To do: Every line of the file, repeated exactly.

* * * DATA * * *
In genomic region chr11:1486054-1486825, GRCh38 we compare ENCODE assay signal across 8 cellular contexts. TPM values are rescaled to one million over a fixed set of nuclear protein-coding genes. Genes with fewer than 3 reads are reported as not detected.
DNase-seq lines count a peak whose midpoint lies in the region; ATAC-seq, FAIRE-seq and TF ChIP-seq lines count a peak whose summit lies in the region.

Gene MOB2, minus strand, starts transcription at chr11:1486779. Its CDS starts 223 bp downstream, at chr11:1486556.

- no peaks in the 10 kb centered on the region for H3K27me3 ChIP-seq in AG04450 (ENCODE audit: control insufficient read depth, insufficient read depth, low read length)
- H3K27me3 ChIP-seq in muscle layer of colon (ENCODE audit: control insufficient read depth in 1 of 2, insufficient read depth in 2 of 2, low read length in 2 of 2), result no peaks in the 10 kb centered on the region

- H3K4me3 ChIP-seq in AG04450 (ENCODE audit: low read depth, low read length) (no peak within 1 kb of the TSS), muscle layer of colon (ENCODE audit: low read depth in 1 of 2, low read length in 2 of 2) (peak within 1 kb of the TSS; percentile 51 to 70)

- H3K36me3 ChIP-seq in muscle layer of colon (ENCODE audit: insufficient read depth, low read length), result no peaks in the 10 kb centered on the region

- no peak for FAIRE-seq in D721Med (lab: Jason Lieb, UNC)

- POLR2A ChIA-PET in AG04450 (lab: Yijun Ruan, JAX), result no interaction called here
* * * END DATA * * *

In genomic region chr11:1486054-1486825, GRCh38 we compare ENCODE assay signal across 8 cellular contexts. TPM values are rescaled to one million over a fixed set of nuclear protein-coding genes. Genes with fewer than 3 reads are reported as not detected.
DNase-seq lines count a peak whose midpoint lies in the region; ATAC-seq, FAIRE-seq and TF ChIP-seq lines count a peak whose summit lies in the region.

Gene MOB2, minus strand, starts transcription at chr11:1486779. Its CDS starts 223 bp downstream, at chr11:1486556.

- no peaks in the 10 kb centered on the region for H3K27me3 ChIP-seq in AG04450 (ENCODE audit: control insufficient read depth, insufficient read depth, low read length)
- H3K27me3 ChIP-seq in muscle layer of colon (ENCODE audit: control insufficient read depth in 1 of 2, insufficient read depth in 2 of 2, low read length in 2 of 2), result no peaks in the 10 kb centered on the region

- H3K4me3 ChIP-seq in AG04450 (ENCODE audit: low read depth, low read length) (no peak within 1 kb of the TSS), muscle layer of colon (ENCODE audit: low read depth in 1 of 2, low read length in 2 of 2) (peak within 1 kb of the TSS; percentile 51 to 70)

- H3K36me3 ChIP-seq in muscle layer of colon (ENCODE audit: insufficient read depth, low read length), result no peaks in the 10 kb centered on the region

- no peak for FAIRE-seq in D721Med (lab: Jason Lieb, UNC)

- POLR2A ChIA-PET in AG04450 (lab: Yijun Ruan, JAX), result no interaction called here